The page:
Living on an Isthmus

I recently moved to Madison, Wisconsin and have since become very excited about isthmuses. Madison is located on an isthmus between Lake Monona and Lake Mendota. The west side of the isthmus is the University of Wisconsin Madison campus. Between campus and the center of the isthmus is the state capital. Other cool cities on an isthmus include Manilla and Seattle.

1930 map of Madison, WI from the Wisconsin Historical Society. Check out the north arrow on this map! Available here: https://www.wisconsinhistory.org/Records/Image/IM105053

The Madison isthmus is feels different from anywhere else I’ve lived for a couple reasons. The first reason is the confusing notion of being simultaneously north of a lake and south of a lake. For most of my commute, Mendota is in view or just barely hidden by trees. Sometimes I turn around and I can still see a lake! It’s still quite startling (did I mention I lived in Cleveland, OH for 12 years?), but the views are worth it.

Secondly, there are really only a few major roads and they all run parallel to each other (long-ways along the isthmus). The other roads are perpendicular to the isthmus and would take you directly from Monona to Mendota. The roads are on an easy to navigate grid system! But, the grid isn’t on the normal north-south angle… everything is rotated roughly 45 degrees (check out the north arrow on the map above!) and I just can’t figure out how to describe where I’m going. Beyond the confusing angle of the grid, this city structure has two big consequences. Traffic is awful compared to comparably sized non-isthmus cities, and the short roads that run perpendicular to the isthmus don’t get plowed very quickly after storms.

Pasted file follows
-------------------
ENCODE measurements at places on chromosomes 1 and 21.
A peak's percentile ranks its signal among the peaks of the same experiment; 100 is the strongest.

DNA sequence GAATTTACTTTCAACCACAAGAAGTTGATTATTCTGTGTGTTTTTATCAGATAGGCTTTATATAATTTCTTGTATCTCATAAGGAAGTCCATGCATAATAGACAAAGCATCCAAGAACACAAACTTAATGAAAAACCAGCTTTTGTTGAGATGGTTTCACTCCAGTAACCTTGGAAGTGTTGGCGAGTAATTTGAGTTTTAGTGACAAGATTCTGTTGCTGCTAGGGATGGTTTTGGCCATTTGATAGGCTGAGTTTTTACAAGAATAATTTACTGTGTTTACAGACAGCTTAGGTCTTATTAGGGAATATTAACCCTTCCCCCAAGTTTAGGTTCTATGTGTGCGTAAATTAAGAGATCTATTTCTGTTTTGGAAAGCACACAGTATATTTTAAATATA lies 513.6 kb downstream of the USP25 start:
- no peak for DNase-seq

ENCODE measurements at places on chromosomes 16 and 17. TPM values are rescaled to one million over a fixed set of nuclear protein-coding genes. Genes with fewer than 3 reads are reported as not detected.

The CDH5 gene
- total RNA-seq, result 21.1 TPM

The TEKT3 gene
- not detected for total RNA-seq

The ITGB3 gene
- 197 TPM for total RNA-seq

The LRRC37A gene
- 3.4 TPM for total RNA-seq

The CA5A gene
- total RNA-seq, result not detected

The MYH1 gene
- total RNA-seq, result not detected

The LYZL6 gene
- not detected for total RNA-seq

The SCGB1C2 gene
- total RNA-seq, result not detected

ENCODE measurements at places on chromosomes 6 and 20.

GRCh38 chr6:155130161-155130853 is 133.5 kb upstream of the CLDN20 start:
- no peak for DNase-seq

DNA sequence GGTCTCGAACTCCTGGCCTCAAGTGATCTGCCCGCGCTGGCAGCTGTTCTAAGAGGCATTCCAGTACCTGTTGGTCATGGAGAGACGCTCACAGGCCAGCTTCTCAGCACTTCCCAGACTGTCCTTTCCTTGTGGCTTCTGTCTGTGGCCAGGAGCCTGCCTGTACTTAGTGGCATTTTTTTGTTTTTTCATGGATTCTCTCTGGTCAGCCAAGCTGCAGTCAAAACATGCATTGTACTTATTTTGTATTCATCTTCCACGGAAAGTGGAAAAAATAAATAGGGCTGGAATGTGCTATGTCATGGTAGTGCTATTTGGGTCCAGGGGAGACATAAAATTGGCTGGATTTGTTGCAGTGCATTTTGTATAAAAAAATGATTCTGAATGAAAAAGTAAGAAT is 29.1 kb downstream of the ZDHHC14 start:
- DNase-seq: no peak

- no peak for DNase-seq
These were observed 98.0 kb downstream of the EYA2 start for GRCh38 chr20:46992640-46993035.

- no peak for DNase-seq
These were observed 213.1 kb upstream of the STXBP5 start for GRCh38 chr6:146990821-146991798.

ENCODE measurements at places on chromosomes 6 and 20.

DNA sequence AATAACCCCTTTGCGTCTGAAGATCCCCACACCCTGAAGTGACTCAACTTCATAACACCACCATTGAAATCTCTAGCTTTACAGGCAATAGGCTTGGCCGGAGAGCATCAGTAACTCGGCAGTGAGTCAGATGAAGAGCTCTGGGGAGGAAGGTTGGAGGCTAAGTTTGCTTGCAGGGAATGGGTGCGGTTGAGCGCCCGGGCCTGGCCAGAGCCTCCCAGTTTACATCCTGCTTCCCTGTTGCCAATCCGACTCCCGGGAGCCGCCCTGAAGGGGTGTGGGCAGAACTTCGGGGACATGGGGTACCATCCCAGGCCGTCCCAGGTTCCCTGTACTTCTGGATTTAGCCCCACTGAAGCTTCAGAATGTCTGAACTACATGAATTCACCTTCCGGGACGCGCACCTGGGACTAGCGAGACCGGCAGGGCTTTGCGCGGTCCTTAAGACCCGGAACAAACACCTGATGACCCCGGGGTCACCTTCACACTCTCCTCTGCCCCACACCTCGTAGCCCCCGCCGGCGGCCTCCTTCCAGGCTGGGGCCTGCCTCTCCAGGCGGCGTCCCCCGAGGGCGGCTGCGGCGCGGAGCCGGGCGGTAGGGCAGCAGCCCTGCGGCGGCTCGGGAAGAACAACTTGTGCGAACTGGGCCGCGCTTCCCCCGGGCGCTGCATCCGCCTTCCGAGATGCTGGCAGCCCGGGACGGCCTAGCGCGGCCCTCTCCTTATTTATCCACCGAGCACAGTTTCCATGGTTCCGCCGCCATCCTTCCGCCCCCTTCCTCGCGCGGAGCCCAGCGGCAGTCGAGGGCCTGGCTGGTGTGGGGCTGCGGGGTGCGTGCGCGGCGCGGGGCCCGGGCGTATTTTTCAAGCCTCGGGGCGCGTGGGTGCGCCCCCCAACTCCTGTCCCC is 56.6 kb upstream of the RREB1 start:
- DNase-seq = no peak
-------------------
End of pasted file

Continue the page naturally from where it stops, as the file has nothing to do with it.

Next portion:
These are relatively small things, but it’s neat to live somewhere with so many reminders that geography matters. And I’m gonna say it one last time– the views from the isthmus are gorgeous.

Why do we build cities on isthmuses, besides the aesthetics? The main reason is that they’re strategic places for trade and military use. You can even build a canal into an isthmus to connect the two bodies of water. Two important examples of this would be the Panama canal connecting the Atlantic Ocean/ Gulf of Mexico and Pacific Ocean, and the Suez Canal connecting the Mediterranean Sea to the Red Sea. The Panama canal is crucial to shipping goods around the northern hemisphere without having to go all the way south of Argentina.

But here’s the question that keeps bothering me: if you build a canal on an isthmus, did you turn your isthmus into two peninsulas? A peninsula is only connected to a larger land mass on one side and is otherwise surrounded by water, whereas an isthmus connects two larger land masses and divides two bodies of water. Other people on the internet say that isthmuses with man-made canals are in fact, still isthmuses. I’m not sure I agree with this popular opinion, and I recognize that it doesn’t really matter, but it’s a fun thing to think about while I bike the Yahara River Bike Path (which follows a canal that connects Mendota to Monona)!

Sources: Nat Geo, Wisconsin Historical Society, and List of Isthmuses

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